“Back to the drawing board,” announced Democratic House Majority Leader Steny Hoyer on health care reform. Indeed, it seems that in one short week, the single most important item on the president’s agenda is in need of some critical care. Politico reported:
Democrats’ triumphant rollout of a sweeping health care reform bill earlier this week already feels like a distant memory.
Rank-and-file Democrats don’t like it — and aren’t afraid to say so. The speaker has already backpedaled on a key tax increase — putting her in a weaker negotiating position. And one outspoken Democratic critic doesn’t think his leaders are “even close” to the votes they need to pass it.
But perhaps the biggest blow came from Congressional Budget Office Director Douglas Elmendorf, who told a Senate committee Thursday that legislation offered in both chambers “significantly expands the federal responsibility for health care costs.” In other words, it doesn’t fix the problem of runaway cost.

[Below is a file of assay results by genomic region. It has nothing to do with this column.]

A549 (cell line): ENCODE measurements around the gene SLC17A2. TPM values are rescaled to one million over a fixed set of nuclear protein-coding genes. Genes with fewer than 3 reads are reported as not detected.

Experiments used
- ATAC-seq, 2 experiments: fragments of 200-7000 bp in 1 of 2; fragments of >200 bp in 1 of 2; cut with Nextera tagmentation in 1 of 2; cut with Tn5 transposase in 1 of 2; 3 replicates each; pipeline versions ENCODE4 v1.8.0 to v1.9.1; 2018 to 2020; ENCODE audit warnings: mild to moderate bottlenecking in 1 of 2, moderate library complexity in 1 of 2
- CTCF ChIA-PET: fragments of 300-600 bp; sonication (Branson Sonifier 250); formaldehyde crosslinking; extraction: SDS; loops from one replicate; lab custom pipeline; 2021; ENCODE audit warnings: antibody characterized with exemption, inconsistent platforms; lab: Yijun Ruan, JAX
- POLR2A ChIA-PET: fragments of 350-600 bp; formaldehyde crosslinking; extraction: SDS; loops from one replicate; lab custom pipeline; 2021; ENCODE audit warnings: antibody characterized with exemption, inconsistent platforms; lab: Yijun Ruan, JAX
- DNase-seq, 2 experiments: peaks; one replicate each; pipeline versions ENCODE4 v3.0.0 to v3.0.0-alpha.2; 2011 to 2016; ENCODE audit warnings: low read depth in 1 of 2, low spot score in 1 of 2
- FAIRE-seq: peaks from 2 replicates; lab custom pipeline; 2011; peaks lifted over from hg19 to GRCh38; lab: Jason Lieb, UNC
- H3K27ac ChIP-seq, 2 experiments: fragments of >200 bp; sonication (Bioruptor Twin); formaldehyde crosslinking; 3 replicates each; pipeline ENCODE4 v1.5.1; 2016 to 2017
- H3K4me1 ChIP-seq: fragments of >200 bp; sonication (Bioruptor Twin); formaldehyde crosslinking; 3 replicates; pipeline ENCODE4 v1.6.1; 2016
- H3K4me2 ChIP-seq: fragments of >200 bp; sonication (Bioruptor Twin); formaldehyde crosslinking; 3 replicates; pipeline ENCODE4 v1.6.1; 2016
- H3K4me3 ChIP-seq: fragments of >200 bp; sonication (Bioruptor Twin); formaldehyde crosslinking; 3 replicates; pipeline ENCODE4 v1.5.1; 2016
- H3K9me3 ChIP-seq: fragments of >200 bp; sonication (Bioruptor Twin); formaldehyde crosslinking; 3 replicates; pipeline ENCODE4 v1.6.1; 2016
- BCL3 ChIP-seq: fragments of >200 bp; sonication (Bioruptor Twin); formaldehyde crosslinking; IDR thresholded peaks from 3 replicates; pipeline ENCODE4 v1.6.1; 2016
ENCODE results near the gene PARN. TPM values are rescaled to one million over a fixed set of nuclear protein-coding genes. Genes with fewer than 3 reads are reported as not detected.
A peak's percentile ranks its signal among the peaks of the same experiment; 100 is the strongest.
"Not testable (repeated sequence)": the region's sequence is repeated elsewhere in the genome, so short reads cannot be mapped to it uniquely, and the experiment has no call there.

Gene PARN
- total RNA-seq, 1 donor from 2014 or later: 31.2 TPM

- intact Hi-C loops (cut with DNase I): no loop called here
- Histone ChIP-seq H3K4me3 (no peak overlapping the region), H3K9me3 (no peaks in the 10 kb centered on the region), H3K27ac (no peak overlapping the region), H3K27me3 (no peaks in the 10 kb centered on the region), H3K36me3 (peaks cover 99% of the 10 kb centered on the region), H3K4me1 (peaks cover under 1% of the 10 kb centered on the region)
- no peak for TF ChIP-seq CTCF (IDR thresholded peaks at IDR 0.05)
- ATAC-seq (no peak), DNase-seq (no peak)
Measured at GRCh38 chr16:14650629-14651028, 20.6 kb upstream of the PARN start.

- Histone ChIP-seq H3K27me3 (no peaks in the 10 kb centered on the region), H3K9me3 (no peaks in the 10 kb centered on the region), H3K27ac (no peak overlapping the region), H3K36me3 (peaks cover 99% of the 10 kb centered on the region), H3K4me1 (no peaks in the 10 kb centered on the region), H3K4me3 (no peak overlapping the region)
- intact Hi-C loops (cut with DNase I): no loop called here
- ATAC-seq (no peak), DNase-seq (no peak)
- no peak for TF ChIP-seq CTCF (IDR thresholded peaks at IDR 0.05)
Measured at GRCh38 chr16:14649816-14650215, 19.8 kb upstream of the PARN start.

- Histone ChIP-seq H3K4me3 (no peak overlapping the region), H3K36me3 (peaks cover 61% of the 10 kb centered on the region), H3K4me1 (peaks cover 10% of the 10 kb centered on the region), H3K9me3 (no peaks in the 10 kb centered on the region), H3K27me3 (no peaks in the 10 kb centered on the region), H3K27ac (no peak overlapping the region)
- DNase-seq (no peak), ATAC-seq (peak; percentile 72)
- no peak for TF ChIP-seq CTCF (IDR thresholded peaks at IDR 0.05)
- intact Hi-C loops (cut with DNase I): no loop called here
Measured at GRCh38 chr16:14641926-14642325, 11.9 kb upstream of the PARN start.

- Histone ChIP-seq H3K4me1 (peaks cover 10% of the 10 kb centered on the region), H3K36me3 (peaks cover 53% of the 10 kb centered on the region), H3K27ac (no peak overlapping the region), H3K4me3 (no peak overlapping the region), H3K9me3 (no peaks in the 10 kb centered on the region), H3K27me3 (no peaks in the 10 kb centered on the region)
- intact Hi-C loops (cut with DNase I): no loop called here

The president rushed to the microphone on Friday afternoon to assure the country the patient was fine, just undergoing some expected surgery and far from terminal. Absent was any mention of his August deadline, however. He appeared miffed at “Washington” and the “24-hour news cycle.” He took no questions, likely because he had few answers to the hard queries. (Why is his own party in revolt? Why would he raise taxes on small businesses? Why don’t people like the idea of a “public option” as much as they did a few months ago?) Despite Obama’s lecture and show of bravado (“this is going to happen”), all signs pointed to the demise of the House Democrats’ trillion dollar, soak-the-rich public option scheme. And it is far from clear what replacement plan might be offered.
Twenty-one freshmen congressmen and a second-termer banded together to write a letter opposing the House Democrats’ proposed surtax on the “wealthy,” complaining that now is no time for a tax hike on high income earners which includes thousands of small businesses. They wrote, “Especially in a recession, we need to make sure not to kill the goose that will lay the golden eggs of our recovery. We are concerned that this will discourage entrepreneurial activity.”